So, how did we get from this openness and structured simplicity to Czech’s laissez-faire attitude to sounds and their sequences? It’s to do with those odd letters ъ and ь that you can see in the OCS example above. If you know some Russian, you may recognise these as the hard and soft signs that Russian spelling uses today. Yet, once upon a time, they represented two vowels.

They’re known as the yers, and they once stood for two really common, but really short vowels. Even though they’re letters of the Cyrillic script, it’s typical to use ъ and ь even when writing Old Church Slavonic and Proto-Slavic words in English (as above), because it avoids the issue of what vowels they actually were. We can tell through connections between Slavic and other languages that they developed from very distinct /u/ and /i/ vowels, as in English food and sheep. Yet, by the time of Proto-Slavic, they were likely more like the short vowels /ʊ/ and /ɪ/ in English foot and ship, but also had a tendency to lose their distinctiveness and become simply the central vowel /ə/, as in English about.

Most important for our purposes is the fact that ъ and ь systematically disappeared from Slavic. Despite their importance for the sounds and grammar of the language, they were too short and too indistinct to survive. While ъ and ь are present in our early sources, you can tell that the authors are starting to get these letters confused. For instance, the passage above has the word damъ, but the same passage in another manuscript (Codex Marianus) has damь. These extremely common vowels were fading away, and with their departure, the whole system of open syllables would come crashing down.

A page of Codex Zographensis, showing the first page of the Gospel of Mark, written not in Cyrillic, but Glagolitic. From here.

So, while Proto-Slavic had words like *mǫ̑žь ‘man’ and *stòlъ ‘table’, with their nice (C)CVCV structure, the loss of ь and ъ from the end meant that there were now consonants there to close those first syllables off. These two have become monosyllabic muž and stůl in Czech. Lots of consonants, once separated by ъ and ь, found themselves clustered together. Proto-Slavic *tьma ‘darkness’ and *pъtakъ ‘bird’ are all nicely CV in their syllables, but if you take away ь and ъ, you’re left with Czech tma and pták.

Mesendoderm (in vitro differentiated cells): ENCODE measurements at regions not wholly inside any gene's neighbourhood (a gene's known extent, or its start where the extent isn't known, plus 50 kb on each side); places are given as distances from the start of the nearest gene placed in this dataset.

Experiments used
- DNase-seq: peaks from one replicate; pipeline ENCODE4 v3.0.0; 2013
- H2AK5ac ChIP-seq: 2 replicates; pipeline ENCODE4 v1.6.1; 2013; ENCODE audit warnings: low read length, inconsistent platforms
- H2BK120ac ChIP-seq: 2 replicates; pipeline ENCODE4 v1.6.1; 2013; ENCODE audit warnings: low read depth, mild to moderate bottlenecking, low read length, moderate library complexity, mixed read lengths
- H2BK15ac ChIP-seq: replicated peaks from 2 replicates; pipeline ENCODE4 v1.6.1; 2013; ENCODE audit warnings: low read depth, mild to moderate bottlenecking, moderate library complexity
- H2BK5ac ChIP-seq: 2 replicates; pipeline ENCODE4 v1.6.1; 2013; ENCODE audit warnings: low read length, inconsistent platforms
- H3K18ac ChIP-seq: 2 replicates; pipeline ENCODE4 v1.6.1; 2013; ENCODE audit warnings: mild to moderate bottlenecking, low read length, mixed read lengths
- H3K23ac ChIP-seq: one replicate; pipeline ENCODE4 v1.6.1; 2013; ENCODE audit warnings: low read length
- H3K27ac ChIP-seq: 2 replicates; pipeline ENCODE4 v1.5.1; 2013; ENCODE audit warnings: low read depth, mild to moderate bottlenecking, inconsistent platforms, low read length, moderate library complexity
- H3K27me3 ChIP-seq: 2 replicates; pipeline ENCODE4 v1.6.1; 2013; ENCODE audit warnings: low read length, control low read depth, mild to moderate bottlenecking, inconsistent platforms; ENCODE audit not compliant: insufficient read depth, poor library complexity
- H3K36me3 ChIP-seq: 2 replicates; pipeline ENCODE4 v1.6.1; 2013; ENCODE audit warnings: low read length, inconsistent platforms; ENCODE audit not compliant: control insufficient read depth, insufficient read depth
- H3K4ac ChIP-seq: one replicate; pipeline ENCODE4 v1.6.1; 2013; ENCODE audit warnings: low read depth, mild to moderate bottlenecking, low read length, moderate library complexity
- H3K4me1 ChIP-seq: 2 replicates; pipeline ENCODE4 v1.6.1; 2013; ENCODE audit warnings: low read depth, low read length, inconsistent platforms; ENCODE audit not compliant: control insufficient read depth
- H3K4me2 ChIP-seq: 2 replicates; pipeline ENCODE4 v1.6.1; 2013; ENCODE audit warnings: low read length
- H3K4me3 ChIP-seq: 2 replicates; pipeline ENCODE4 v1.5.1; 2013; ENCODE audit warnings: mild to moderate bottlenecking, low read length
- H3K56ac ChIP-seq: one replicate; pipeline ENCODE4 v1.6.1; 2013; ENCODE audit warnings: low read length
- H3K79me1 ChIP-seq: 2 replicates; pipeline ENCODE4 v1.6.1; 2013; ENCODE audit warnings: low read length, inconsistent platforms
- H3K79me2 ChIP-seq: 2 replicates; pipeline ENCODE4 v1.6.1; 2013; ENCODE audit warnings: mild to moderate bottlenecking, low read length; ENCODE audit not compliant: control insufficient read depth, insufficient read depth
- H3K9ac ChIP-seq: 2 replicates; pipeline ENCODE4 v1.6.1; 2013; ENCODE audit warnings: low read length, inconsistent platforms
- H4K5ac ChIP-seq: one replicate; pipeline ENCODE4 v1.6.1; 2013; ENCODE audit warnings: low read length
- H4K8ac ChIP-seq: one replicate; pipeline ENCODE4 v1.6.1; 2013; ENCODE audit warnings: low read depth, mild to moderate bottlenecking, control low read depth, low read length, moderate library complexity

To appreciate how many consonants in Czech have become closer neighbours over time, compare these words in both Old Church Slavonic and Modern Czech:

Old Church SlavonicCzechMeaning
sъpatispátto sleep
bьratibrátto gather, to take

By the way, the loss of the yer vowels meant that the letters ъ and ь in the Cyrillic script were later repurposed to denote not the vowels, but rather the effect those vowels had on the preceding consonant. They thus became what they are in the Cyrillic of today, the hard and soft signs.

Likely at an early stage in this whole story, the combination of a yer and either of the very sonorous liquid sounds /l/ and /r/ created something new: syllabic consonants. In a nutshell, the consonant took over the functions of the short vowels, and came to act in their stead as the core of the syllable. Meanwhile, the original yer disappeared. So, in a word like *vьrxъ ‘top’ in Proto-Slavic, the sequence *ьr in the first syllable had probably already developed into a syllabic /r̩/.

Slavic languages differ as to the development of these combinations of sounds, but Czech has largely maintained the syllabic consonants up to today; *vьrxъ has become Czech vrch ‘hill’. It’s these sounds that that are behind all those seemingly ‘vowel-less’ words, like vlk ‘wolf’, prst ‘finger’, krk ‘neck’ and trh ‘market’. They’re not really made up of only consonants. Rather, /l/ and /r/ are functioning like vowels. Czech just has a liberal definition of what can perform the role of a vowel.

(Syllabic consonants, by the way, aren’t anything weird. English can have them too, at the end of words like rhythm and bottle.)

My Answer:

So, why does Czech sound like that? My main response is that so much of the shape of Czech today is the product of two very general changes in early Slavic:

  • First, the drive towards open syllables, i.e. syllables that do not end in a consonant
  • Second, the widespread loss of two short vowels, known as the yers, on which so many open syllables depended

While the first change is responsible for consonant clusters like the /ml/ in mladý, the second is responsible for the syllabic consonants in words like krk and sequences like the one in džbán. These two together, over time, greatly altered the sounds and structures of the language that would one day become Czech, and are responsible for so much of its distinct character today.

Diving Deeper: Havlík’s law

If you’re still reading, follow me a little further. What I’ve discussed so far is not the full story of the yers. The thing is that the yers disappeared “systemically”, but not completely. Under certain conditions, they in fact got ‘upgraded’ to full vowels, and are part of many Czech words today.